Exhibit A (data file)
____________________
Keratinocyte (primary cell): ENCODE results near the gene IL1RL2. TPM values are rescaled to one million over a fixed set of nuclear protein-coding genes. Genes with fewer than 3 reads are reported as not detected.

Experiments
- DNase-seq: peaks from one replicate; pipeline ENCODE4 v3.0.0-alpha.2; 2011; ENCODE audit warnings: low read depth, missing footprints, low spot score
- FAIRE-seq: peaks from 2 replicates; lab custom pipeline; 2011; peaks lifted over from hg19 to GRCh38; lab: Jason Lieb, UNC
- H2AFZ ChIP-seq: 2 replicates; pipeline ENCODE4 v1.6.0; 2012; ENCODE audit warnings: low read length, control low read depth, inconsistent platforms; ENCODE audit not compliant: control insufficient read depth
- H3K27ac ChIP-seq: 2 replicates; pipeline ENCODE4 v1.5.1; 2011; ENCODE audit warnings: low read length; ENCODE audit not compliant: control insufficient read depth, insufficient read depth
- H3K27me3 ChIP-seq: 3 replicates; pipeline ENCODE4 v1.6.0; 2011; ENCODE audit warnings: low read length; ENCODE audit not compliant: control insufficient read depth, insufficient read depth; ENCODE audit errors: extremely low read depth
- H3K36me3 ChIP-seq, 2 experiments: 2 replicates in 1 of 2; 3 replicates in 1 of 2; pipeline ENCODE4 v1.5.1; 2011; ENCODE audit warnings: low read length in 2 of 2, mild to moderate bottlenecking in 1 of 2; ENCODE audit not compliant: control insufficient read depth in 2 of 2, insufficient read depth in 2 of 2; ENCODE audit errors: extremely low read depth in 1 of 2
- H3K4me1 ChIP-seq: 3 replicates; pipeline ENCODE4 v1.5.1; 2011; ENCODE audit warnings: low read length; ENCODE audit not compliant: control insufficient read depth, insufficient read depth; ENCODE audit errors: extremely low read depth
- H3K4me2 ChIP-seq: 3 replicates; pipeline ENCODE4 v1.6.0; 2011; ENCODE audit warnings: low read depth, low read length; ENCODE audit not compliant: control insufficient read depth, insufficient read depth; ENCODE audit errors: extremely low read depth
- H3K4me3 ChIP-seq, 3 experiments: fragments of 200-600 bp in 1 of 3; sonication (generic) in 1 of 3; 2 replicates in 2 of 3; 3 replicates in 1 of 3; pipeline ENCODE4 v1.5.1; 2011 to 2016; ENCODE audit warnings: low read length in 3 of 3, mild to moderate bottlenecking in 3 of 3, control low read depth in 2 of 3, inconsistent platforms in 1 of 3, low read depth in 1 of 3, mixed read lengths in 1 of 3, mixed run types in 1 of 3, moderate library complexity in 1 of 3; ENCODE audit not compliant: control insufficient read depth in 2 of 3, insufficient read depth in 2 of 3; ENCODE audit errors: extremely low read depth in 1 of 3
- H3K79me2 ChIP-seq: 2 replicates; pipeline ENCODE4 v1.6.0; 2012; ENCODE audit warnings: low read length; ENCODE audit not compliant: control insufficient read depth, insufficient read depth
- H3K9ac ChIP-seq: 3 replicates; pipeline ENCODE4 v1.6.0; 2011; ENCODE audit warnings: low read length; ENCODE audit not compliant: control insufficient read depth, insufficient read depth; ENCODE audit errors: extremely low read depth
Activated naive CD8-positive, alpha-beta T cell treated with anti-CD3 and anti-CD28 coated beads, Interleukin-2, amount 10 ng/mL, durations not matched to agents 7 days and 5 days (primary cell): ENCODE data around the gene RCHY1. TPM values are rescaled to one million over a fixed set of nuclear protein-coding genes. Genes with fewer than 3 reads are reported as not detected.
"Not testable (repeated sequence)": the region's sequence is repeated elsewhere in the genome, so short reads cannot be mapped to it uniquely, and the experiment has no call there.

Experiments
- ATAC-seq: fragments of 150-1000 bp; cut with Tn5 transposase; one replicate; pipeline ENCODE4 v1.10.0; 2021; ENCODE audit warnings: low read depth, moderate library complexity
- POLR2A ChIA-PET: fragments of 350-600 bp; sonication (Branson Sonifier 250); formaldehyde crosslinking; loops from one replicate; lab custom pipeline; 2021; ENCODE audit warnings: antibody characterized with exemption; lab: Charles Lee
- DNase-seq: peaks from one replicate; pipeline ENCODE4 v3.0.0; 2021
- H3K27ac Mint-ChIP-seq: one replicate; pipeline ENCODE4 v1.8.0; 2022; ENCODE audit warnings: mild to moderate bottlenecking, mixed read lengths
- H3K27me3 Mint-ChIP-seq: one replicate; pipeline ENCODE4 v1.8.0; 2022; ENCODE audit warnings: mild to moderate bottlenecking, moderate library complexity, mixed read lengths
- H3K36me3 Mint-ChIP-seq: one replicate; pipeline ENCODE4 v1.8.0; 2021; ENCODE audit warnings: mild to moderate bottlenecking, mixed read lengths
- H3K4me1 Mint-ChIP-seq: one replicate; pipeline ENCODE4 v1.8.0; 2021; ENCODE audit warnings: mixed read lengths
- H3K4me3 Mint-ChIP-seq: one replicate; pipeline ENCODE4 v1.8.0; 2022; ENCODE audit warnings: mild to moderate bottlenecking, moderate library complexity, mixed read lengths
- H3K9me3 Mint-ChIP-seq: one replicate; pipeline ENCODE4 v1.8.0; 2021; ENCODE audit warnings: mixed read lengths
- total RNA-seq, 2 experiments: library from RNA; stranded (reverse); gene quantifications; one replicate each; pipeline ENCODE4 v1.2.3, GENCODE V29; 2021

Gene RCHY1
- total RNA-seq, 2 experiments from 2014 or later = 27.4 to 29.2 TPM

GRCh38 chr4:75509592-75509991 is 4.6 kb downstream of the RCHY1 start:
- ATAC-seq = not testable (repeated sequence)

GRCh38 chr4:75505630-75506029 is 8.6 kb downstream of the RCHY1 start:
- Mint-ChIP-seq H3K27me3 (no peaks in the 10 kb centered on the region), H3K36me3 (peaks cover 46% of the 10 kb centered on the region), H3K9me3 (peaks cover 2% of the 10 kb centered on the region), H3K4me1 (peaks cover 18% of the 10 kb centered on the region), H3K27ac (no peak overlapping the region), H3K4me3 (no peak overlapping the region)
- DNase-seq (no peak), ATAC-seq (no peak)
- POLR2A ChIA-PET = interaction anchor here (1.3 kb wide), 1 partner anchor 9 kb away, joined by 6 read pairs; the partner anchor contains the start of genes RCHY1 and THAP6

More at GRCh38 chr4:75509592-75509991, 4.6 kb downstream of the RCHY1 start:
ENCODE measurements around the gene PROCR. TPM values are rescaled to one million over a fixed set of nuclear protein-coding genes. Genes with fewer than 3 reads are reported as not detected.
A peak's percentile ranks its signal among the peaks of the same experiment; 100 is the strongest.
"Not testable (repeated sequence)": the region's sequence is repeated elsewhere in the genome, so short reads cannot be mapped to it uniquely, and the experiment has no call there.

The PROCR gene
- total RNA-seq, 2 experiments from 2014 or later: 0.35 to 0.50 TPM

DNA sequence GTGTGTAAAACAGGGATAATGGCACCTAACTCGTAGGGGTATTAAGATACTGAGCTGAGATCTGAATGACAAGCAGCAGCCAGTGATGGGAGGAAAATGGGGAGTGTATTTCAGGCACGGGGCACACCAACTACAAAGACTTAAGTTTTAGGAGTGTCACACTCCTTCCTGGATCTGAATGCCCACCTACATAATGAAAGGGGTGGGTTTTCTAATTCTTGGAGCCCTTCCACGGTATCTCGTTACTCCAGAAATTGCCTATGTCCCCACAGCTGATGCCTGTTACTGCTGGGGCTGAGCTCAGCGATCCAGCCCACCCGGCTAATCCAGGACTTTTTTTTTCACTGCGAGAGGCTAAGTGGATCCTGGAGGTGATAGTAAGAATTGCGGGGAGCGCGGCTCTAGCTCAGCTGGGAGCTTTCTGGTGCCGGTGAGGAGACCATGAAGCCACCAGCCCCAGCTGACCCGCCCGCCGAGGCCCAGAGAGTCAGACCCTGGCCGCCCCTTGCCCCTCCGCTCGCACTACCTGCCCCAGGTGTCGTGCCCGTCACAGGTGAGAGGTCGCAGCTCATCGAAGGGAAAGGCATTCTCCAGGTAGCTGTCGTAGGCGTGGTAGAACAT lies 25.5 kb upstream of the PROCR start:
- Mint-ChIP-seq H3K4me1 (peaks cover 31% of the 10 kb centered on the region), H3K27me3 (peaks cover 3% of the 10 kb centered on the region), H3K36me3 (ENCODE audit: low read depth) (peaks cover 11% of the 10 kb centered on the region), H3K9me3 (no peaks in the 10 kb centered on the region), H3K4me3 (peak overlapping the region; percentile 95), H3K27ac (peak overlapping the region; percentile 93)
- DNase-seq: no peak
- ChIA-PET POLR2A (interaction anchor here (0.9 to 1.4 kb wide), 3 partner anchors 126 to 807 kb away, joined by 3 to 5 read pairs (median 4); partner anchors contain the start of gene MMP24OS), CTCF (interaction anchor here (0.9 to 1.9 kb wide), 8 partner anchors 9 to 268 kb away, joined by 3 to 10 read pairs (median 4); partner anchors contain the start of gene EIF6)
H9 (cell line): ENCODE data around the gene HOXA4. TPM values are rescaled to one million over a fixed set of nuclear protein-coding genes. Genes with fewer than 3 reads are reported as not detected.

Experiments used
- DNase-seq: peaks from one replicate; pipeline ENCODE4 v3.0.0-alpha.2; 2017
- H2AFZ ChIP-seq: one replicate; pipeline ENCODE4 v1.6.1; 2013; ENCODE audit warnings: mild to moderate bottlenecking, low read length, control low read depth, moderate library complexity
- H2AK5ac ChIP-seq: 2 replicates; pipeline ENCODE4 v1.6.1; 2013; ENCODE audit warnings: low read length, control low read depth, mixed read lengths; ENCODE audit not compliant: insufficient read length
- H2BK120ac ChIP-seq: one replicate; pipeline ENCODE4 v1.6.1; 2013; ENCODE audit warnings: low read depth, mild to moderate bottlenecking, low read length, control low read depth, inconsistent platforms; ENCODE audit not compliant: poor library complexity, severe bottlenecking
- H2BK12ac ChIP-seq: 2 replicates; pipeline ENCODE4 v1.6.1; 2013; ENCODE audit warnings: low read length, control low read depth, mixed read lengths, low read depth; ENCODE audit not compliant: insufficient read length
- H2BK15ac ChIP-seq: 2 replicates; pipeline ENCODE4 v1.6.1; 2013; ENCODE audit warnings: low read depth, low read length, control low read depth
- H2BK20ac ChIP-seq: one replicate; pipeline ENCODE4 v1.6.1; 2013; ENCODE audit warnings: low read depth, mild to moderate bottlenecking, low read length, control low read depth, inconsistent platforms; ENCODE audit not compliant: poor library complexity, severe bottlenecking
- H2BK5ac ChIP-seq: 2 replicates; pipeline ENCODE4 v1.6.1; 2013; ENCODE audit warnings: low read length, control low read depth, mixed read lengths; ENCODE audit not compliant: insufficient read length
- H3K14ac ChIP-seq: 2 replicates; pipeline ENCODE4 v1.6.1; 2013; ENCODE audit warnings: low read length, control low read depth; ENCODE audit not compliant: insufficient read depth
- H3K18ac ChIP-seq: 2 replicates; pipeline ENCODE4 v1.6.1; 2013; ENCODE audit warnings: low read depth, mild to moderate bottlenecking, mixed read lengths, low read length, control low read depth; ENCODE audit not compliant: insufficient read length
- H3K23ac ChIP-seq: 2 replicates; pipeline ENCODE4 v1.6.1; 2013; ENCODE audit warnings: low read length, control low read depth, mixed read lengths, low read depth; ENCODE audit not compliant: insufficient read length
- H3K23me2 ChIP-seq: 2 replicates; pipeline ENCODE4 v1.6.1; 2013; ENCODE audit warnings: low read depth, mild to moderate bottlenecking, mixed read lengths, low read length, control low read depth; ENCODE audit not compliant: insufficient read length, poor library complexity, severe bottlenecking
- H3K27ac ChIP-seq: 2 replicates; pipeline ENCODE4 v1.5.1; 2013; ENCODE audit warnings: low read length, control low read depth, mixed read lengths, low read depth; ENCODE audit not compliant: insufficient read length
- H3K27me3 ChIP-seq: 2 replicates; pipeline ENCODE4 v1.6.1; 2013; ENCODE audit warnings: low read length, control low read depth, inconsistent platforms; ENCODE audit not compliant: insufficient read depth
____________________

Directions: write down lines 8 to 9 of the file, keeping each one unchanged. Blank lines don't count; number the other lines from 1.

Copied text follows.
- H3K36me3 ChIP-seq, 2 experiments: 2 replicates in 1 of 2; 3 replicates in 1 of 2; pipeline ENCODE4 v1.5.1; 2011; ENCODE audit warnings: low read length in 2 of 2, mild to moderate bottlenecking in 1 of 2; ENCODE audit not compliant: control insufficient read depth in 2 of 2, insufficient read depth in 2 of 2; ENCODE audit errors: extremely low read depth in 1 of 2
- H3K4me1 ChIP-seq: 3 replicates; pipeline ENCODE4 v1.5.1; 2011; ENCODE audit warnings: low read length; ENCODE audit not compliant: control insufficient read depth, insufficient read depth; ENCODE audit errors: extremely low read depth